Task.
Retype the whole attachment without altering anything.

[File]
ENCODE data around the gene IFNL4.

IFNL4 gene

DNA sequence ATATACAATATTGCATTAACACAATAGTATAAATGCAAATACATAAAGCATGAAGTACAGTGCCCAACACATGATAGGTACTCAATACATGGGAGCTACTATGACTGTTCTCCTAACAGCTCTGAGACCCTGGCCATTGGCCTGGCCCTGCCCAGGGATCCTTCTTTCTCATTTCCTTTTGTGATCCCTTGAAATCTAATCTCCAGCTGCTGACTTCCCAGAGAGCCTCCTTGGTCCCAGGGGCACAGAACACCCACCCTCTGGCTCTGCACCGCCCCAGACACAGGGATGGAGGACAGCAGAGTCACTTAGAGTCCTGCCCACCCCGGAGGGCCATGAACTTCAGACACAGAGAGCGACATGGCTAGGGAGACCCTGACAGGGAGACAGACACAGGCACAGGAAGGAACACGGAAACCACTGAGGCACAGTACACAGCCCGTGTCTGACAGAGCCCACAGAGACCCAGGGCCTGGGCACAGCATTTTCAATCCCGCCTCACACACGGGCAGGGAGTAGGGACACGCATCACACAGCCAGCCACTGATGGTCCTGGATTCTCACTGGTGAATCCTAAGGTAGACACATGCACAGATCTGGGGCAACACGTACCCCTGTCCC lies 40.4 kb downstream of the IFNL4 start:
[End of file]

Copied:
ENCODE data around the gene IFNL4.

IFNL4 gene

DNA sequence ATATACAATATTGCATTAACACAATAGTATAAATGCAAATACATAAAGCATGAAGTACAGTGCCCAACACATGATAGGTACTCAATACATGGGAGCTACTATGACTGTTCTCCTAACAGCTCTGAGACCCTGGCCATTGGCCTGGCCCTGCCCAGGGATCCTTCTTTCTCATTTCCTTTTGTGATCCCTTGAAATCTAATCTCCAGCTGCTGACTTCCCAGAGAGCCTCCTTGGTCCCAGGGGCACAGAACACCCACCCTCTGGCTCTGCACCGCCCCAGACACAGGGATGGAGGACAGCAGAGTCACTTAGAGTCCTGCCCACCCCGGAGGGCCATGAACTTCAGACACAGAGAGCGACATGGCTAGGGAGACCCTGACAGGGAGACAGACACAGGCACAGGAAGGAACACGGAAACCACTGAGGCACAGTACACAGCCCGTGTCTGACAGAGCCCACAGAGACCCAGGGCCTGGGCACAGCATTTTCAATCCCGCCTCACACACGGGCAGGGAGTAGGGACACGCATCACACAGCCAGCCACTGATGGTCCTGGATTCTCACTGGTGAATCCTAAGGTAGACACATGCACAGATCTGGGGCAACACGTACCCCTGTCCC lies 40.4 kb downstream of the IFNL4 start: